Partnering with parents is a critical piece of youth ministry, but it can often be incredibly challenging. Either we just don’t know how, or we feel like who are we to speak with any real authority to parents? In this series, we’ve asked youth leaders and parents alike to respond with helpful tools and experiences in this fruitful endeavor.
I thank God for the youth leaders who have shepherded my three kids through the choppy waters of adolescence. Youth pastors, worship leaders, and Bible study teachers have poured love into my kids’ lives as well as mine. Our whole family has benefitted from their steadfast commitment first to Jesus, and then to the youth.
When it comes to my teens, I pray for a youth leader who:
- Seeks Jesus alongside the kids, always conscious that we are brothers and sisters in Christ. The youth pastor at my church is genuinely aware that he has much to learn from the students he serves and, consequently, the kids feel valued. Such respect is priceless. Everywhere teens go – home, school, activities, parties – they either feel “greater than” or “less than” everyone else. What a beautiful thing to have a place in their lives where each person matters as much as anyone else does, a place where they are enough just as they are.
- Feeds teenagers the meat of Scripture. Kids this age have an incredibly fine-tuned radar for hypocrisy and lies, and they know when they are being babied. With the guidance of the Spirit, go deep into the Scripture. Teens are hungry for truth and meaning. The Spirit can teach anyone who is willing to listen (no matter their age) the most complex of truths. Intelligence, education, and achievement don’t mean much when it comes to hearing and understanding the Word of God. All He requires is a receptive heart.
- Listens well: someone who responds from a heart aligned with the Word, rather than reacts out of emotion, opinion, disappointment or fear. A wise youth pastor invokes the help of the Spirit as he or she listens, hearing what is being said and also what is not being said. You are a safe adult who is not mom or dad, a valuable resource to a teen and his/her family.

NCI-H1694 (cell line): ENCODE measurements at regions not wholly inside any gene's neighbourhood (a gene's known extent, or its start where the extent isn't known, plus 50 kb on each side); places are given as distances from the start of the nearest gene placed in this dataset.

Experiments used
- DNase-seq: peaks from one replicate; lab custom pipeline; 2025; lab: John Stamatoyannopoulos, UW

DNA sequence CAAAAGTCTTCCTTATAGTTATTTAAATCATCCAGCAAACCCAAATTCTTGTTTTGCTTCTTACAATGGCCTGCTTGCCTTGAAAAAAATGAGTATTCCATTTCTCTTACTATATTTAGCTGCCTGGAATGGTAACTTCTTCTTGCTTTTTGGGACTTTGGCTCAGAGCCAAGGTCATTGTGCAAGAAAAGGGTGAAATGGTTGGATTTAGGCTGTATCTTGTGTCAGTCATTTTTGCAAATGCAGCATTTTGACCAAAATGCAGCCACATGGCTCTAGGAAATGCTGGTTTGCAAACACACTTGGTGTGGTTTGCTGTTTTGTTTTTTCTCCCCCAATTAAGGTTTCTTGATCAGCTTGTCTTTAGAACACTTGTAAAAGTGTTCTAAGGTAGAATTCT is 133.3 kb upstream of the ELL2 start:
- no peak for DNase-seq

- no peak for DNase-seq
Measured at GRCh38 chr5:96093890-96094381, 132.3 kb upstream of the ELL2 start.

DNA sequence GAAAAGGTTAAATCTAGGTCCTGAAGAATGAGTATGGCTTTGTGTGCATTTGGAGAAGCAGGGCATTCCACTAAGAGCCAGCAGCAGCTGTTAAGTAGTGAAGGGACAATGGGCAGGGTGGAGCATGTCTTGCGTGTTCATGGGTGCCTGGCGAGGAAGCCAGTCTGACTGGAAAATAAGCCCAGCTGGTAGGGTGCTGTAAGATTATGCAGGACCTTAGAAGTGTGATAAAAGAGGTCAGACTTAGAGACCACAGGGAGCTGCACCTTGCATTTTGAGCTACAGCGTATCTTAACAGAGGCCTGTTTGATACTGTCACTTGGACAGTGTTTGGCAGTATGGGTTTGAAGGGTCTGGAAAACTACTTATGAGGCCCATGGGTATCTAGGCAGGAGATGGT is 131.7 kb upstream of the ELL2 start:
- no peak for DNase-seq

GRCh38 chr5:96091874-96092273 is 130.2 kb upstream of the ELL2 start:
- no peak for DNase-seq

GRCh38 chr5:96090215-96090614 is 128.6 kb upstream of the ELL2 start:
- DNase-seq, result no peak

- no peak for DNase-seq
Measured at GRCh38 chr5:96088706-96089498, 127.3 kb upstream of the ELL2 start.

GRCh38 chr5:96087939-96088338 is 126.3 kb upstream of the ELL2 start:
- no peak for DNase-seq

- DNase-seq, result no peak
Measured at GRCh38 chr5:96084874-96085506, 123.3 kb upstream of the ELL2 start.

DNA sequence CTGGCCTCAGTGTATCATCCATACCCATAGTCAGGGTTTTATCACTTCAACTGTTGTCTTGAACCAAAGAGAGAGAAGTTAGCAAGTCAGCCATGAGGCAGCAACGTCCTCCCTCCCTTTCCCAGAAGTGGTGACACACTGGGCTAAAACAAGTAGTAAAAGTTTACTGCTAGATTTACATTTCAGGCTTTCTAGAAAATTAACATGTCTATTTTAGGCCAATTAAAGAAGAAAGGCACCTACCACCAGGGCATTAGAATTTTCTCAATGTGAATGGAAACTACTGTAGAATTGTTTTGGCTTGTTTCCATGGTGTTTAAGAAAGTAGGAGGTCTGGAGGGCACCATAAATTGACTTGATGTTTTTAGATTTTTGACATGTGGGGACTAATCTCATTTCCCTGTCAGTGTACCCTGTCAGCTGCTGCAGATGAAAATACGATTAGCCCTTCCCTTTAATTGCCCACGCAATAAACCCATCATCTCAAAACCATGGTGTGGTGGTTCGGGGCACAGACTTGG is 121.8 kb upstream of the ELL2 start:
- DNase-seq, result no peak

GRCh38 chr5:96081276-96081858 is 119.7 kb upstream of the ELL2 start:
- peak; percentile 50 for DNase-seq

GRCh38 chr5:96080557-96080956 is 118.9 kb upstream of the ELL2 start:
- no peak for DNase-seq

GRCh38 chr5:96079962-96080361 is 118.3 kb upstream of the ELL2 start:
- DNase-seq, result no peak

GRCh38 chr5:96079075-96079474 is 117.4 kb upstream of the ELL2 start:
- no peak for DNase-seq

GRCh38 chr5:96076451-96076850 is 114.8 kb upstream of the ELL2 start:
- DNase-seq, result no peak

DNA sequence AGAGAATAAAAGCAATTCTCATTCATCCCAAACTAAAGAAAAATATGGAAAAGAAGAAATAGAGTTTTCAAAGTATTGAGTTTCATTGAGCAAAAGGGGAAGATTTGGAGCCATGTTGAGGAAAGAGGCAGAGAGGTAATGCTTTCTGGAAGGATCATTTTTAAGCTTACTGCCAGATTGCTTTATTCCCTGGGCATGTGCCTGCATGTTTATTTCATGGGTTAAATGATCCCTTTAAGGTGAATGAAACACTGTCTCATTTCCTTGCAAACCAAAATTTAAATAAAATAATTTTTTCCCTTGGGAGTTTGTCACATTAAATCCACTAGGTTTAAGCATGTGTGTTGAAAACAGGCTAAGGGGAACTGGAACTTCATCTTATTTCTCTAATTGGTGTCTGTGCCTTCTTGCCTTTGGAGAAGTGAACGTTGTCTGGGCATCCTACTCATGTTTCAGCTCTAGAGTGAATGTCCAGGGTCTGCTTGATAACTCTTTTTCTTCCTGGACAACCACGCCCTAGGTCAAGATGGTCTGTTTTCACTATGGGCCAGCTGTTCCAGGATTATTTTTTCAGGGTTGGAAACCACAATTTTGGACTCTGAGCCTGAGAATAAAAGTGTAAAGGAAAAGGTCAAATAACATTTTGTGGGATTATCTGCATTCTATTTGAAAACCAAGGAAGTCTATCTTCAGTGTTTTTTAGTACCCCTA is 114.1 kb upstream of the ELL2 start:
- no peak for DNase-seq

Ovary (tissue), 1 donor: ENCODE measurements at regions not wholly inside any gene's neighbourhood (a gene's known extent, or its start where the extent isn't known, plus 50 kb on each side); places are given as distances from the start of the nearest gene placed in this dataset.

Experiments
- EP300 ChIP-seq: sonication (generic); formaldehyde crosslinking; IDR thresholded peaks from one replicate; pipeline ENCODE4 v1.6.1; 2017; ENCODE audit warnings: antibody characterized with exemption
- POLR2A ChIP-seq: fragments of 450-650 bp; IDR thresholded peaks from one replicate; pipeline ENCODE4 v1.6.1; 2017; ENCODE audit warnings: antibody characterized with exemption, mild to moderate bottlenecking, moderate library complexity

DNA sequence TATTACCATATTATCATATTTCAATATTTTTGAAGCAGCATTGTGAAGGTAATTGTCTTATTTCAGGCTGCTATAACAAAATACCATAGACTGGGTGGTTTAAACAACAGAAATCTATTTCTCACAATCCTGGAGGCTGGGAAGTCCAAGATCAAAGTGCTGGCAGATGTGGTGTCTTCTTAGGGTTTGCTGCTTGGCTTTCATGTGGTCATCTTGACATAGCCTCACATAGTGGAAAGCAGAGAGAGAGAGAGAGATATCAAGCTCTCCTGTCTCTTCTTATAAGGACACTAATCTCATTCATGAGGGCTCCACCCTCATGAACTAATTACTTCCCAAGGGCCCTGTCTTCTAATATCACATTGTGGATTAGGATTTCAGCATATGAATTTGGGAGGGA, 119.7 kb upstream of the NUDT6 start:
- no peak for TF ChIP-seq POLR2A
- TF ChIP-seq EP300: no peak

- Cultivates in particular the virtues of joy and humility. A youth program permeated by joy and humility is attractive to teens, but even more important, a teen can come to value genuine commitment to a body of believers. This goes beyond providing fun and modeling a servant’s heart (both of which are important) into demonstrating the gospel behind our glad hearts and service.
- Gets his or her own personal needs for fellowship and spiritual connection met in community with other adults first, so that the youth leader never “needs” the kids.
- Is not rattled by the doubts and hard questions teens will raise, but demonstrates a resilient faith that doesn’t have to have all the answers all the time. This kind of leader teaches their kids that God isn’t afraid of tough questions either, but welcomes the honesty of a true seeker.
- Does not play favorites or cater to cliques. There is no place for either in a youth program.
- Demonstrates a gracious love that never fails. This kind of youth pastor does not give up on a kid, no matter how sullen, rebellious, angry, or self-destructive. You never know when a kid might be tempted to give up on himself or herself.
Youth pastors have the added challenge (bonus?) of ministering not only to teens, but to their parents as well. And if human beings are passionate about anything, it’s their kids. Nothing in life is so humbling as parenthood: youth pastors can be a model to parents of how God’s grace applies to the challenge of loving children well. I have been blessed to have models like this in my own journey of parenthood. In part two of this article we will look at how pastors can encourage parents to a deeper trust in our good Father.
Leave comments in the section below about what you, as a youth leader, pray for in your students.
“I thank my God in all my remembrance of you, always offering prayer with joy in my every prayer for you all… (Philippians 1:3)